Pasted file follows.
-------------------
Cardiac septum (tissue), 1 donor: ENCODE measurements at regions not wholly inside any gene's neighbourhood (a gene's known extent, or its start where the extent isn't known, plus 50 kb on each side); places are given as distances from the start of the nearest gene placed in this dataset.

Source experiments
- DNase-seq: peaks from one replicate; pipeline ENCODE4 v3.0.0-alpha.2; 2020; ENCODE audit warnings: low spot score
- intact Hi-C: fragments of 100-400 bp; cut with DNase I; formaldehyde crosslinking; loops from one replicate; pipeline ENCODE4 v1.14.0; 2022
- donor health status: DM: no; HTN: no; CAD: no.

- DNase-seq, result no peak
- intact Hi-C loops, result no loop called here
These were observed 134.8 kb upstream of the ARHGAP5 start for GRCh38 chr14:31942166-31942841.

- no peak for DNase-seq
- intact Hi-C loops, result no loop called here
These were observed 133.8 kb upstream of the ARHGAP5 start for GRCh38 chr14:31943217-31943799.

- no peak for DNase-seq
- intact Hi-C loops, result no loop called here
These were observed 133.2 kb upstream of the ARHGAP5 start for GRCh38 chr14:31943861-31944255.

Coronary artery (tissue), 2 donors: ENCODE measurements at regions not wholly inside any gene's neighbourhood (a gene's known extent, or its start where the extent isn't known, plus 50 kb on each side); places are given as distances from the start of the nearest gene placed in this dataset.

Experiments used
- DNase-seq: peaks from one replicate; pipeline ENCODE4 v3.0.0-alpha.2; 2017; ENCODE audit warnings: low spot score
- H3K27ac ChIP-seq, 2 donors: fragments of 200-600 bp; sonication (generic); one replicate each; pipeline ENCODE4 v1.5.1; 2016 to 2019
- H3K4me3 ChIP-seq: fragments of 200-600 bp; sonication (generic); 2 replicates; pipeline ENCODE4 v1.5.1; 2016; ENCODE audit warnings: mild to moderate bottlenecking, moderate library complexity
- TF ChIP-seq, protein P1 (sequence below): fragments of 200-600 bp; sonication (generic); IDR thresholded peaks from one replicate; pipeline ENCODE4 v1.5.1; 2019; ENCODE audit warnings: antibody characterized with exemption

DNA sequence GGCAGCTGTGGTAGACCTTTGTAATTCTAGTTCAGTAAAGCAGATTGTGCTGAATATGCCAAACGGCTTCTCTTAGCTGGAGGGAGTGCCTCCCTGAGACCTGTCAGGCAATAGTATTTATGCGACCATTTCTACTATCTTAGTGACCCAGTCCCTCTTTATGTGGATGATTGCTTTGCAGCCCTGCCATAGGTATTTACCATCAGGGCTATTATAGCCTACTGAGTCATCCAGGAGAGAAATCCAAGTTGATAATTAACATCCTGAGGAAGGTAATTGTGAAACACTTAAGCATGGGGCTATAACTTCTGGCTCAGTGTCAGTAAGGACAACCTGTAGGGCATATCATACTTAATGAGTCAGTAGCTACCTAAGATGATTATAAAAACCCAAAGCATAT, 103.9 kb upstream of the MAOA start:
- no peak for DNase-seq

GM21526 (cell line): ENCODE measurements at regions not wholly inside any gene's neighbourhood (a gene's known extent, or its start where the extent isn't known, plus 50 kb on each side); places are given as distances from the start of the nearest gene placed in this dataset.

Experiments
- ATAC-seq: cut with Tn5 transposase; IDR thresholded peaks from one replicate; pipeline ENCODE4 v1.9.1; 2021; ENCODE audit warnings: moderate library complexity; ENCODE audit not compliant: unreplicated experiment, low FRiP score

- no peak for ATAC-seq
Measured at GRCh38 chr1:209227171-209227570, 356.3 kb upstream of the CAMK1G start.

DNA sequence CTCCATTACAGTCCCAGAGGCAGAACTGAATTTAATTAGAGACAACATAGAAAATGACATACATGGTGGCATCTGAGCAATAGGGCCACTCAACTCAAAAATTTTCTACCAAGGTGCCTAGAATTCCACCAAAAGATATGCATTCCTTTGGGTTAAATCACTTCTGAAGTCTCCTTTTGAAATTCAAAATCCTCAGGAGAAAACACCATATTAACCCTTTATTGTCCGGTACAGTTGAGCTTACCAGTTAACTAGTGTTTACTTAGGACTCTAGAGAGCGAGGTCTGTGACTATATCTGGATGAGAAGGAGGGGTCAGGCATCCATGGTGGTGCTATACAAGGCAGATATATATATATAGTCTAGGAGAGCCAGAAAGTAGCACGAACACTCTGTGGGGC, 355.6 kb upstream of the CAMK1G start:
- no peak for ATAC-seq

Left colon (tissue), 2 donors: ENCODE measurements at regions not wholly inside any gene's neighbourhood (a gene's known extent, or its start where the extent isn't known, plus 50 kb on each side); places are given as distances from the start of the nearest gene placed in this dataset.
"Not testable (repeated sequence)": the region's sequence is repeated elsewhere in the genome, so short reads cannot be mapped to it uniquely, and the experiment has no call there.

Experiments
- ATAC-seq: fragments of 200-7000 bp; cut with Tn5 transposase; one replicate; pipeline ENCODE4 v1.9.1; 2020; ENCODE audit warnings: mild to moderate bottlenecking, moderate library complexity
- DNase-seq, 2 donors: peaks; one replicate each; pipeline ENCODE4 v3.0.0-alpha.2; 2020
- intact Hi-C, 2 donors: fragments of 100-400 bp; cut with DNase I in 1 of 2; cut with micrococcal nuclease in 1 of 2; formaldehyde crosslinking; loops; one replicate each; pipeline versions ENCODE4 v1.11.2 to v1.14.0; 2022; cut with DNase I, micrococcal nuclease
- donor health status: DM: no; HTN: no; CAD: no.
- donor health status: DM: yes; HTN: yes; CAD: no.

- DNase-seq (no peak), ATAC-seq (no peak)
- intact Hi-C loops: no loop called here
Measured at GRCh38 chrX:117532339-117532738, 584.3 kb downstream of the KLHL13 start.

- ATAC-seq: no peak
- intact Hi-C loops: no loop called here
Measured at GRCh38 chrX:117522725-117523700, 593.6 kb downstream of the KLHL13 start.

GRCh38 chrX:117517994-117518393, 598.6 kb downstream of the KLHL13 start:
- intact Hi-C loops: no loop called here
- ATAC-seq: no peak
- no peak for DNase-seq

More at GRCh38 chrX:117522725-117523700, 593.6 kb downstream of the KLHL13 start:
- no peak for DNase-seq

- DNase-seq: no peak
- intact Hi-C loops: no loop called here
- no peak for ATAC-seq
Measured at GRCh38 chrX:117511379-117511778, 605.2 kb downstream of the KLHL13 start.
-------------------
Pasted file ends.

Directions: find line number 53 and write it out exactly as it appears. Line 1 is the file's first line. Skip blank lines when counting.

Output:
Measured at GRCh38 chrX:117511379-117511778, 605.2 kb downstream of the KLHL13 start.